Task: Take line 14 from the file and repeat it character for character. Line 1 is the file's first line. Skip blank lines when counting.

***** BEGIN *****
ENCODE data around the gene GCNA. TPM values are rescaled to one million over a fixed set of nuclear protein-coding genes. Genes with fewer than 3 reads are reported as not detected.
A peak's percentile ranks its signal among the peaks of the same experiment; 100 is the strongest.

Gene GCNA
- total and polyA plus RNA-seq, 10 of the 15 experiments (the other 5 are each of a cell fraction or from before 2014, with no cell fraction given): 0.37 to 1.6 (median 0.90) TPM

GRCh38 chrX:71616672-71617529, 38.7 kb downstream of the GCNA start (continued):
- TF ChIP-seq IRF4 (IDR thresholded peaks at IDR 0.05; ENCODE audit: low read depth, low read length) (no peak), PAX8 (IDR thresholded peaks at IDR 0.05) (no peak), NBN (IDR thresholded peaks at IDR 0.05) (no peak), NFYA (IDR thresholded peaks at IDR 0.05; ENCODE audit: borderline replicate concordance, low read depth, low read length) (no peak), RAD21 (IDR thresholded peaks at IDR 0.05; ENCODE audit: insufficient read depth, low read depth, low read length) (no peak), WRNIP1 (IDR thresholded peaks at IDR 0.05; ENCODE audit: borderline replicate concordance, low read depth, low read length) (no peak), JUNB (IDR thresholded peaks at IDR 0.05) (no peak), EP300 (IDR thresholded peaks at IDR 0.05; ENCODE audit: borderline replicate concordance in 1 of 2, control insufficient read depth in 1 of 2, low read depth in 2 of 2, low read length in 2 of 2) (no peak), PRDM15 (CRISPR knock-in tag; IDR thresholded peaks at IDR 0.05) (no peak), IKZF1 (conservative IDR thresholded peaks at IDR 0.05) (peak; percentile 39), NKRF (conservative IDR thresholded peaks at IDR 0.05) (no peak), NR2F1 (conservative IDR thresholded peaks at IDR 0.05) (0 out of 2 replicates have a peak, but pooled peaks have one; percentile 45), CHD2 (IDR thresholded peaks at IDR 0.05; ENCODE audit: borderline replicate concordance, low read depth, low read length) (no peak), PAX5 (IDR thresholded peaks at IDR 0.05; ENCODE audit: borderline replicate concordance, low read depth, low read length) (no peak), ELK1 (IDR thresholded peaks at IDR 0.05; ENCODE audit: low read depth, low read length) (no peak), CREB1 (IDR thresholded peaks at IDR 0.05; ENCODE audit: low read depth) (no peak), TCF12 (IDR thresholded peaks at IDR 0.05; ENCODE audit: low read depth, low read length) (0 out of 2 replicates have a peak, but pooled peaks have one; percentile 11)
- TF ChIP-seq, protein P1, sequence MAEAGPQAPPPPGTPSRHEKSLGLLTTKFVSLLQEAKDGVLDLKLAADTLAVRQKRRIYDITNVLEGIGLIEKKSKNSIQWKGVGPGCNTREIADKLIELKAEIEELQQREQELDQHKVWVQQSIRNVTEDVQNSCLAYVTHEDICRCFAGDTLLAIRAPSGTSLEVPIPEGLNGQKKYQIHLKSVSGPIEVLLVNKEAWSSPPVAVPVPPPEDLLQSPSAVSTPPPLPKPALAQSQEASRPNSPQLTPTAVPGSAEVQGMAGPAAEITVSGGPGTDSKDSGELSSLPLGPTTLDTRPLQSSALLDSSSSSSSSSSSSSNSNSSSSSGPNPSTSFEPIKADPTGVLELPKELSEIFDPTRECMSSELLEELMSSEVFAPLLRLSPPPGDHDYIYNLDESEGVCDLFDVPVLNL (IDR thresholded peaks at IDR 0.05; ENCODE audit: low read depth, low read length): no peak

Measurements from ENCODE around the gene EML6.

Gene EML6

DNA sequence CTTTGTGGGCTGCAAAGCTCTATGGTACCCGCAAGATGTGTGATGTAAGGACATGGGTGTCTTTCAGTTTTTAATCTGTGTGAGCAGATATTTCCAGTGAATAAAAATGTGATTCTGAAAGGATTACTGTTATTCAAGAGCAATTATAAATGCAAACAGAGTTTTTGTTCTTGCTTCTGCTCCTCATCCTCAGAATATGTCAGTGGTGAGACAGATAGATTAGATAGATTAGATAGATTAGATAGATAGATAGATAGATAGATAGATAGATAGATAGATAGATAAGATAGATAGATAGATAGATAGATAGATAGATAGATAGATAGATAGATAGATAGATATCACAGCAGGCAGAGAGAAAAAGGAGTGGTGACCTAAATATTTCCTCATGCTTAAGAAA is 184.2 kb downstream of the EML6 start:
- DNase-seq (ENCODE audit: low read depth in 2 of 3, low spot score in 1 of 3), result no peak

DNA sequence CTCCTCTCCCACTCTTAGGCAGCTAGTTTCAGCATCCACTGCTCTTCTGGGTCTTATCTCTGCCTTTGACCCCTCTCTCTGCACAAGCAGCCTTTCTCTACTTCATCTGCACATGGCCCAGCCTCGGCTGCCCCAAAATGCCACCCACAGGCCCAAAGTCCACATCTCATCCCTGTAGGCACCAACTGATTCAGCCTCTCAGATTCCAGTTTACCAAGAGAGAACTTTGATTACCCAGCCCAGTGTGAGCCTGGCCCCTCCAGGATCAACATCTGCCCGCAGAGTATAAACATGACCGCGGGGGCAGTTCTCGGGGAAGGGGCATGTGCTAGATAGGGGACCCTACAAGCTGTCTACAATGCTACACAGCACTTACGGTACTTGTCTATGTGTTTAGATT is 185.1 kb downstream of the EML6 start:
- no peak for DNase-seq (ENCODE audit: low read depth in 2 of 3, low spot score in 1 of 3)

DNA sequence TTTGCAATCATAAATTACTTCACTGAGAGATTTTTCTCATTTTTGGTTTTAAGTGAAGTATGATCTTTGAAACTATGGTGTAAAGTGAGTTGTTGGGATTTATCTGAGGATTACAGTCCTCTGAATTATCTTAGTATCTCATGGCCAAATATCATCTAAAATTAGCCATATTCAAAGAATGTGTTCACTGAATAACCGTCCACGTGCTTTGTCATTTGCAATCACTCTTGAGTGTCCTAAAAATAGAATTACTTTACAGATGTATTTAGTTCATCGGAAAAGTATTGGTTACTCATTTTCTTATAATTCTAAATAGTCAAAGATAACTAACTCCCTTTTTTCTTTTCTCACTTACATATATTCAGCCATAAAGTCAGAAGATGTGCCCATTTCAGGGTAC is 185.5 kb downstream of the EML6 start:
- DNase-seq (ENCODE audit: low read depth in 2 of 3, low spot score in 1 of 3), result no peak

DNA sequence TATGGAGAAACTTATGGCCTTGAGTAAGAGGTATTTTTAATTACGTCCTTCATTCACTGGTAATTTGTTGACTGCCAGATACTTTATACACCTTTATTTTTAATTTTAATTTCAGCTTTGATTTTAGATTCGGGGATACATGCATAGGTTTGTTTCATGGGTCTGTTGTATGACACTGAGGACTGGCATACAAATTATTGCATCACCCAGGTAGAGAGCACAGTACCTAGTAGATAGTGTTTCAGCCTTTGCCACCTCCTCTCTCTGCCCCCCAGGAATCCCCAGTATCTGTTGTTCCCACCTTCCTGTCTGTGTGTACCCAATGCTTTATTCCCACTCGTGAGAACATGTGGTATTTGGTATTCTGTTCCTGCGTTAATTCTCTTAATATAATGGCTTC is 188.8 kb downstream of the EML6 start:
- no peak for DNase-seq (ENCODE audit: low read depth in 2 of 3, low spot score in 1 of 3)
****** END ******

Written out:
DNA sequence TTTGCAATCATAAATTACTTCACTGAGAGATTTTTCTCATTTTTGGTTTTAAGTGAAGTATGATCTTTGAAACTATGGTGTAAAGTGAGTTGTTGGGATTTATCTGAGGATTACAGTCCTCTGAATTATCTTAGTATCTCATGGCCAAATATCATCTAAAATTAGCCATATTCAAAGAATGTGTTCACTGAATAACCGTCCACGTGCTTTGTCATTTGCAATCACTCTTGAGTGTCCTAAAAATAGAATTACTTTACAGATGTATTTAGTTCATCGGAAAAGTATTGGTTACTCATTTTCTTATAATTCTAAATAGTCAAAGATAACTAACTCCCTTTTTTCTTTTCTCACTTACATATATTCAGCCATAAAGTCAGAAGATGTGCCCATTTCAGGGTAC is 185.5 kb downstream of the EML6 start: